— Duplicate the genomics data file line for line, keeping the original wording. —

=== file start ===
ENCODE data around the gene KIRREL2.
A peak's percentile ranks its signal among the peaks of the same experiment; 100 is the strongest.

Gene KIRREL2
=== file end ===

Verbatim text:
ENCODE data around the gene KIRREL2.
A peak's percentile ranks its signal among the peaks of the same experiment; 100 is the strongest.

Gene KIRREL2